The US Navy has dispatched numerous ships to Hawaii as it prepares for Rim of the Pacific 2014, the world's largest international maritime exercise. It will involve 49 surface ships and six submarines from 23 countries, but the inclusion of China will get an inordinate amount of attention.
The People's Liberation Army will participate in the exercise for the first time, sending ships that include the missile destroyer Haikou, the missile frigate Yueyang, the oiler Qiandaohu and the hospital ship Peace Ark.
The Chinese were invited to join two years ago by Admiral Samuel Locklear, the chief of US Pacific Command, and will do so now as President Xi Jinping pushes an overhaul and expansion of the military.
But the engagement, which starts tomorrow, comes at an awkward time following a series of controversial moves by China within the last year.
That could complicate an already highly unusual level of engagement between China, the United States and its allies at Rimpac, even if senior military officials in China and the US have had discussions for years.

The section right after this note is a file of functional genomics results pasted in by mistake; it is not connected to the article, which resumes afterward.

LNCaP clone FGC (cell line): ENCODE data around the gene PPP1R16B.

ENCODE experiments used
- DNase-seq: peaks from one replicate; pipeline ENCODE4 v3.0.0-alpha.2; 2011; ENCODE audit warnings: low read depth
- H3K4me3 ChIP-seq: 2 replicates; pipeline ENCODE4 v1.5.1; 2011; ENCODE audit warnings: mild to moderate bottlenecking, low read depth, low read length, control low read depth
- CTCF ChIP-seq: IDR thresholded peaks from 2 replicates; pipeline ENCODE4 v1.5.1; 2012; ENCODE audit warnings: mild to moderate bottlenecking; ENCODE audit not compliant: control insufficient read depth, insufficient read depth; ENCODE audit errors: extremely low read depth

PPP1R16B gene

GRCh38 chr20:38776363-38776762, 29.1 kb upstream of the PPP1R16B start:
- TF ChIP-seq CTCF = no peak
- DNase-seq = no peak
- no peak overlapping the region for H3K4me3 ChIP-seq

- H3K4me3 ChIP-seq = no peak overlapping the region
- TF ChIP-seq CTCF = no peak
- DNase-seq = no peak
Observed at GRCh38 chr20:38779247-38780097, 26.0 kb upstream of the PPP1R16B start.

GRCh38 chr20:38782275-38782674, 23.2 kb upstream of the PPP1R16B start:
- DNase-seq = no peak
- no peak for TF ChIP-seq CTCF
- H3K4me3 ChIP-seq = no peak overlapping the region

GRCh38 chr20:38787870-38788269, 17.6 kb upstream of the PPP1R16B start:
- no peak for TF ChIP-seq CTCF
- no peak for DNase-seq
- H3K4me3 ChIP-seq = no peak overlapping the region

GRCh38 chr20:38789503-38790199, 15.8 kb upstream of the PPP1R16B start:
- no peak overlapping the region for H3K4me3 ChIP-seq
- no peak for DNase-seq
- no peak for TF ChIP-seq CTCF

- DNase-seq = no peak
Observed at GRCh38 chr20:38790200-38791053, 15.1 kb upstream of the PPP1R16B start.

Earlier this month, Japanese and Chinese leaders traded barbs over how close Chinese jets flew to a Japanese aircraft over the East China Sea.
The close call came in an area where China unilaterally established an air defence identification zone in November and which includes the disputed Diaoyu Islands, which Japan refers to as the Senkakus.
China also has been locked in a heated disagreement with Vietnam, a US ally, over whether a Chinese oil rig should be allowed to operate near the Paracel Islands, in the South China Sea.
But it appears Washington is still pinning its hopes on China's rise remaining peaceful. In a trip to several Asian countries in April, US President Barack Obama said flatly Washington wasn't interested in containing China, while warning that it must avoid aggression against Japan and other US allies.
"We're interested in China's peaceful rise and it being a responsible and powerful proponent of the rule of law," Obama said.
Rimpac looks like an attempt to bring the Chinese to the table, but it also gives US military officials a rare window into what weapons they are developing.